I have just emailed the following to the London Review of Books, in response to their recent piece entitled Gutted:
Steven Shapin writes that Darwin's uncontrollable retching and farting seriously limited his public life (LRB, 30 June).
Some years ago, to my delight, I worked out that the great man's full name, Charles Robert Darwin, is an anagram of 'rectal winds abhorrer'.
Unfortunately for my anagram, the meanings of words, like species, can evolve. On the rare occasions that Darwin mentioned his gaseous problems to friends, he always used the word 'flatulence'. Nowadays, we think of flatulence as being synonymous with farting, but, in Darwin's day, it simply meant (as it technically still does) an accumulation of gases in the alimentary canal.
While I'm sure that Darwin, like the rest of us, must have vented his excess gas one way or the other, there is no reason to believe that his farts were uncontrollable.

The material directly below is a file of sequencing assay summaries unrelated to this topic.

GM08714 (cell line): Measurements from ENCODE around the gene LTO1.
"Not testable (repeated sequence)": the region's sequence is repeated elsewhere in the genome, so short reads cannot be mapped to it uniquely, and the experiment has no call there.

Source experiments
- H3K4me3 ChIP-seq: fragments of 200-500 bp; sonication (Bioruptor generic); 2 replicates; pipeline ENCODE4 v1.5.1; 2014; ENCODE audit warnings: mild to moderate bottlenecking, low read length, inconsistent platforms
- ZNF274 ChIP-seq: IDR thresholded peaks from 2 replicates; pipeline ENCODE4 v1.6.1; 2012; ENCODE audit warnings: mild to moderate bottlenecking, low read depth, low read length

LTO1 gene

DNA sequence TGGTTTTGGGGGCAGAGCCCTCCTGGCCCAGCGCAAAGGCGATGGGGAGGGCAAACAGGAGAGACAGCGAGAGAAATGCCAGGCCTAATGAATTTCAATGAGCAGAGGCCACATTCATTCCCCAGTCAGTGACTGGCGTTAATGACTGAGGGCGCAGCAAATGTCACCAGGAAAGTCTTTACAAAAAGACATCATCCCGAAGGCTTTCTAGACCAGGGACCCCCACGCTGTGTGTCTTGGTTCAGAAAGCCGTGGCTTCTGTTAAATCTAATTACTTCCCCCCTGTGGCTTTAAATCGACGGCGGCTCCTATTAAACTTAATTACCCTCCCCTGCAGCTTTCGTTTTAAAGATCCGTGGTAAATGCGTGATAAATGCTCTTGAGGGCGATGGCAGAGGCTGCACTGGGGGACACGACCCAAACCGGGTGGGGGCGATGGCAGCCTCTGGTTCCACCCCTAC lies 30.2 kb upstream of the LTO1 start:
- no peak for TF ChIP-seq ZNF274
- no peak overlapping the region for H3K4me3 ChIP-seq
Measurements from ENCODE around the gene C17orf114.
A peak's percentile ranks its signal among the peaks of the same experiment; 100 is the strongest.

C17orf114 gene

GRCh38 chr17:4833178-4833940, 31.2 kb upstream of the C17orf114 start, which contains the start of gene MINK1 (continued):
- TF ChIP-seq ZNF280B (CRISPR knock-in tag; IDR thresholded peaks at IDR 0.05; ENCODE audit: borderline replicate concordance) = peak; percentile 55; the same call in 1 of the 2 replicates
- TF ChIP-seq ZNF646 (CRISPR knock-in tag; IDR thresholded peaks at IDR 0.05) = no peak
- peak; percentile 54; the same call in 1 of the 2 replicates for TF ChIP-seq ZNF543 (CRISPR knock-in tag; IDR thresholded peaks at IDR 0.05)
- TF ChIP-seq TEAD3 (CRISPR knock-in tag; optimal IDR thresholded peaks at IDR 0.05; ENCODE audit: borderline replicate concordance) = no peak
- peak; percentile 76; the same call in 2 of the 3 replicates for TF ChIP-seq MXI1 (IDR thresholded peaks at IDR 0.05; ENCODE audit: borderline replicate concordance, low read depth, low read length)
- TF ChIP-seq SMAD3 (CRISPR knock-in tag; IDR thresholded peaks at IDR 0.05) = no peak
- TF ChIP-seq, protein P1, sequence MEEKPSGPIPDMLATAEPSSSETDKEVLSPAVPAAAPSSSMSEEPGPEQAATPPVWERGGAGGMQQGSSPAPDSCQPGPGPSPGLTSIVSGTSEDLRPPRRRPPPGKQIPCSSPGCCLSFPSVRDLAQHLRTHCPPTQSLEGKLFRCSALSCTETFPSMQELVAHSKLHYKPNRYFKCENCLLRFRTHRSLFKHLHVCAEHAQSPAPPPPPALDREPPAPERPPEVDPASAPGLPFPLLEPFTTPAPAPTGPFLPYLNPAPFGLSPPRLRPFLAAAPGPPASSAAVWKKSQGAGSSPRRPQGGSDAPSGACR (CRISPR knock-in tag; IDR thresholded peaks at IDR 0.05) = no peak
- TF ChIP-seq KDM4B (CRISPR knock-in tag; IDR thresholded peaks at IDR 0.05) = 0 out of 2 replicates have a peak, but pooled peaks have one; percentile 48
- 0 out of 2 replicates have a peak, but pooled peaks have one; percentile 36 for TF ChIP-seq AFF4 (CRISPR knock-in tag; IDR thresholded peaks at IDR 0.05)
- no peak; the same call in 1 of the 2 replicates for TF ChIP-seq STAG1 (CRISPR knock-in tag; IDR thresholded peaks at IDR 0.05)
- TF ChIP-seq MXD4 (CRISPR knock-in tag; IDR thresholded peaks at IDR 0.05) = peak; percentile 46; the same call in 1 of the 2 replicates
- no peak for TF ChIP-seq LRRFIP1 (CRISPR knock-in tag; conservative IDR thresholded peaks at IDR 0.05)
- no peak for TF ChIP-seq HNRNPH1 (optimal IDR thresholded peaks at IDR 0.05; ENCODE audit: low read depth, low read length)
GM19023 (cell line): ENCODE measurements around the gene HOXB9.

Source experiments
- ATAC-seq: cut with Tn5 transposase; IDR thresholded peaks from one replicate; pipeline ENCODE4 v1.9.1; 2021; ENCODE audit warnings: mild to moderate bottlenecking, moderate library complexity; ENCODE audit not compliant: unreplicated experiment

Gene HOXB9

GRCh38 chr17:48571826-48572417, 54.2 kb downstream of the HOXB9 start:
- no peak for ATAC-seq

The Friends of Charles Darwin
(As a postscript, I should perhaps add that, although Darwin's nickname at school was Gas, this had nothing to do with his alimentary system, and everything to do with his passion for manufacturing gases in his amateur chemical laboratory at home.)
(As a second postscript, I should add that the LRB published the above letter in their 28-Jul-2011 edition.)
Your implicit characterisation of farts as controllable strains credulity.
Wouldn't Darwin have been using a euphemism for farts to his friends? I think Shapin's characterisation humanises the great man somewhat, and it's the enormous beard that makes it all the more funny.
Sir, I will have you know that beards are no laughing matter.